A flawed system with great potential—or a replacement benefits service that isn't fit for purpose?by P Wallace and D Ghelani / November 12, 2019 / Leave a comment
Yes: Paul Wallace
The conventional view is that Universal Credit (UC) is a good idea let down by poor implementation, delays and cuts. That is far too lenient a verdict: it was misconceived from the start.
The project has now been rolled out to around two million families. If it is ever completed, supposedly by the end of 2023 (six years late), around seven million families will then be getting UC, which replaces six working-age means-tested benefits. The intention is that claimants will face a simpler and clearer system that will encourage them wherever possible to work. But the central premise—that a single form of income support can deal with so many people with such diverse and changing lives—is fatally flawed.
Universal Credit aims to simulate the world of work, with monthly payments in arrears, and sets stern conditions to find jobs. The design disregards just how many claimants live hand-to-mouth, the reason why welfare, including housing support, had previously ensured prompt financial help to those in need. It also fails to recognise that there are many people who have compelling reasons to be out of work for longer periods, such as those who are incapacitated in some way or single parents with young children.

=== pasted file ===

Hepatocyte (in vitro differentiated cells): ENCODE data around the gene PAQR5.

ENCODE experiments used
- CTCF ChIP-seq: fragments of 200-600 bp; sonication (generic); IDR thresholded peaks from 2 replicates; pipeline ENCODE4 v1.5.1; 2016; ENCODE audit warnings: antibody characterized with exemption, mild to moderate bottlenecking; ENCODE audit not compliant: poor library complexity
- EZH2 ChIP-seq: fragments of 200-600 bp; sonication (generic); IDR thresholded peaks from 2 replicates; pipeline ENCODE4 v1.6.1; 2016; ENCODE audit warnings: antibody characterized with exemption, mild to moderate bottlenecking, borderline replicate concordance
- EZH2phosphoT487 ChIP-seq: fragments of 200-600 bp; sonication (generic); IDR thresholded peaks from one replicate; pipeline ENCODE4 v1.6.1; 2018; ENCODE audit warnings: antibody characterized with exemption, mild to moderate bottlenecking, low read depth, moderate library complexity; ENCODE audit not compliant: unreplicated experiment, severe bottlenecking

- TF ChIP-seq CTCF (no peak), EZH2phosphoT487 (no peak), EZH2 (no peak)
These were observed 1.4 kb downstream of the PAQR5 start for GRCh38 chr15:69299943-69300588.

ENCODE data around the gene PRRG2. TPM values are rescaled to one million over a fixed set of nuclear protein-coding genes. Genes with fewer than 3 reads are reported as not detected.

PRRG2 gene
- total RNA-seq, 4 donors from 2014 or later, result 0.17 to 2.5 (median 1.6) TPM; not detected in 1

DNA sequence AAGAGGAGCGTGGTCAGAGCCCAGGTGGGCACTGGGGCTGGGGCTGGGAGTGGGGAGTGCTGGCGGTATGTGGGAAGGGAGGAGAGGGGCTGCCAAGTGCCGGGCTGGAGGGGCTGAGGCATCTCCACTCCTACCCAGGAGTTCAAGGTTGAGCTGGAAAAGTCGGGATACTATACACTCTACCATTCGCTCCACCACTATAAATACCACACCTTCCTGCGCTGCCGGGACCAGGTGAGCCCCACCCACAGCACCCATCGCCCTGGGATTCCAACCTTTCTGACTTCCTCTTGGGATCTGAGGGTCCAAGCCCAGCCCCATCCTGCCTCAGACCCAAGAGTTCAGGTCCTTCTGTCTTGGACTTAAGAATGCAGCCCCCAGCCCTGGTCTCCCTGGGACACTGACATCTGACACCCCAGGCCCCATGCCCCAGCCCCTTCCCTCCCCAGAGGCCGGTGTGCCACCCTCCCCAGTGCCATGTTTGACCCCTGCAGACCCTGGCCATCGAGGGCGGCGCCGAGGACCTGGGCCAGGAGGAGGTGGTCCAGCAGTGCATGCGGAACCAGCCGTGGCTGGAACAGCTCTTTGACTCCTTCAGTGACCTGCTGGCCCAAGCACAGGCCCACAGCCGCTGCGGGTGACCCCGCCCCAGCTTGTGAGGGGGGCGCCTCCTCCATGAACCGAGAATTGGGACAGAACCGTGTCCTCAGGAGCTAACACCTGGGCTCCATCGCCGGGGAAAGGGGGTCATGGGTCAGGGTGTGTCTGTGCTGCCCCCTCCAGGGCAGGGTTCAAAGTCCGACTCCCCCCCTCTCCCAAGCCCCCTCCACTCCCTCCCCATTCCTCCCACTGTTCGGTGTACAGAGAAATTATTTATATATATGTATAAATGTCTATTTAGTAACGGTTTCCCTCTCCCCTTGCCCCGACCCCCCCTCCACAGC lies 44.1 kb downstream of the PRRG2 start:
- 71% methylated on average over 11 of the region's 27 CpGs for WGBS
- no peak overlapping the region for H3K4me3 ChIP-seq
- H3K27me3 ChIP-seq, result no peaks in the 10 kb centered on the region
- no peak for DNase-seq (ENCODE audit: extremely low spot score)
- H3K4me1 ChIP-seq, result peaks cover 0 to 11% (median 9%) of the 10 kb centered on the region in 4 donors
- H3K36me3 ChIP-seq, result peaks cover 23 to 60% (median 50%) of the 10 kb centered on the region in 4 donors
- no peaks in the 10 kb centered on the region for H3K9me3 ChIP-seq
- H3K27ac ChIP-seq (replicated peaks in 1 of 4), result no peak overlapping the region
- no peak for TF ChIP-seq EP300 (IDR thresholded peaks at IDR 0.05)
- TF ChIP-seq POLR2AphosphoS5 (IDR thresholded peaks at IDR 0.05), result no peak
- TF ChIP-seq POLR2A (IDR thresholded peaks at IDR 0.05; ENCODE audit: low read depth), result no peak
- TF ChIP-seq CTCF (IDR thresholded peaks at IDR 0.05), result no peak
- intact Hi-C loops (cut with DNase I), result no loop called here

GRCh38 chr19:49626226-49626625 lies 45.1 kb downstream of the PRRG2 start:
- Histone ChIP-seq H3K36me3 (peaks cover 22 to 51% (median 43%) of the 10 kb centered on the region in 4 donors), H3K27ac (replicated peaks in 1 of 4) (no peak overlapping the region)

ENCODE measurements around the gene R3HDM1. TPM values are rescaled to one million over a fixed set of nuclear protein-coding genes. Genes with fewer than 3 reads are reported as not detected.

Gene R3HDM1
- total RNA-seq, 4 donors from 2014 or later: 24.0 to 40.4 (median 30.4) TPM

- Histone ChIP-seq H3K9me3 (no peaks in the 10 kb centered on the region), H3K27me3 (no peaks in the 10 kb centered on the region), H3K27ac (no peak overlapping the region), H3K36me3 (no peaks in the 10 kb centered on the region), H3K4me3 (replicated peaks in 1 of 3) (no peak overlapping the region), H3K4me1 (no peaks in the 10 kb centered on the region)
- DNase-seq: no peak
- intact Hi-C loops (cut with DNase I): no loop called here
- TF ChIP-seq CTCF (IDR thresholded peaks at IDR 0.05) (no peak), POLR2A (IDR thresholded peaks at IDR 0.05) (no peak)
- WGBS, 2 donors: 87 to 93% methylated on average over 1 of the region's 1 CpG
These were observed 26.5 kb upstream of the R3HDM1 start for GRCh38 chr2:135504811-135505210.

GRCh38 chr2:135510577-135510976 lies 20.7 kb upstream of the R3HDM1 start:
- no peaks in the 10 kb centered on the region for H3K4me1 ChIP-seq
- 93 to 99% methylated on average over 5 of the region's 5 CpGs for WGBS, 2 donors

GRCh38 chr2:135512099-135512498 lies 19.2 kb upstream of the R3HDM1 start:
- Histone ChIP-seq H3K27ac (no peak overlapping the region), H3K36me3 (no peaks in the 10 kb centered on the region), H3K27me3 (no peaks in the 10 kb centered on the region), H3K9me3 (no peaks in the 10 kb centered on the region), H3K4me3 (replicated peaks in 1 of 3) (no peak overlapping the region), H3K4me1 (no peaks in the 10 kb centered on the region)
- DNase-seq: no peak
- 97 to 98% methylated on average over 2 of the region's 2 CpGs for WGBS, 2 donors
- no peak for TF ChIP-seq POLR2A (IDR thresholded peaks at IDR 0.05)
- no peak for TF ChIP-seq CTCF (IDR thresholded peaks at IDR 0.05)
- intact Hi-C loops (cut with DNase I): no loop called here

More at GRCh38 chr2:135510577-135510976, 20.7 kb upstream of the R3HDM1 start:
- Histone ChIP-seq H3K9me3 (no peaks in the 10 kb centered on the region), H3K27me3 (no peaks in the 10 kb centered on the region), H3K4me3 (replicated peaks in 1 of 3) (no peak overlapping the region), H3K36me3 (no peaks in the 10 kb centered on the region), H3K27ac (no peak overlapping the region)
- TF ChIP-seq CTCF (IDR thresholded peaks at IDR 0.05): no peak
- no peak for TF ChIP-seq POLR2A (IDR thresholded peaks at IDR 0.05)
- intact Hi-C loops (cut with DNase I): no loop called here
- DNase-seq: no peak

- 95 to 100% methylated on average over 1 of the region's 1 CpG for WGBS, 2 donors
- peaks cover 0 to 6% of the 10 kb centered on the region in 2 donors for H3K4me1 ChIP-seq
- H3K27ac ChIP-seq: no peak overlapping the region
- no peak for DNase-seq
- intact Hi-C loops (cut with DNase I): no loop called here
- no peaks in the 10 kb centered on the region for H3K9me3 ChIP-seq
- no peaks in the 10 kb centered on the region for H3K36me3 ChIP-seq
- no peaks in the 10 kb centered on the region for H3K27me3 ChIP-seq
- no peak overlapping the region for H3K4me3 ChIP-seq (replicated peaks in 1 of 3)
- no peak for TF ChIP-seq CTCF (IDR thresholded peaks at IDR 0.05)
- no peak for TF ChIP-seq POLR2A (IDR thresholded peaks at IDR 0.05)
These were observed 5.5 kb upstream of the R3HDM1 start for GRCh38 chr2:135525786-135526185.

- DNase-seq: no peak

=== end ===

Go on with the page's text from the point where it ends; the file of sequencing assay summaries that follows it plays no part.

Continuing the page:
The reform yokes together traditional out-of-work benefits with the more recently introduced tax credits that aim to prop up working incomes. Yet the systems are poles apart in how they operate. Integrating them requires a monthly adjustment of payments that introduces financial instability into the lives of those least able to cope with it.
The fact that UC, where introduced, has coincided with the rising use of food banks and rent arrears is no accident. The new benefit is neither simple nor clear for claimants, and—unlike before—they now have all their eggs in this single baffling basket.
For those who get a job or are already working, money still has to be withdrawn as incomes rise. Merging the calculations into one doesn’t in itself make things more generous. If anything, UC weakens work incentives for lone parents and second earners with children.
The old benefits and tax credits system may have been imperfect, but what is replacing it is far worse. Policymakers, like craftsmen, need several…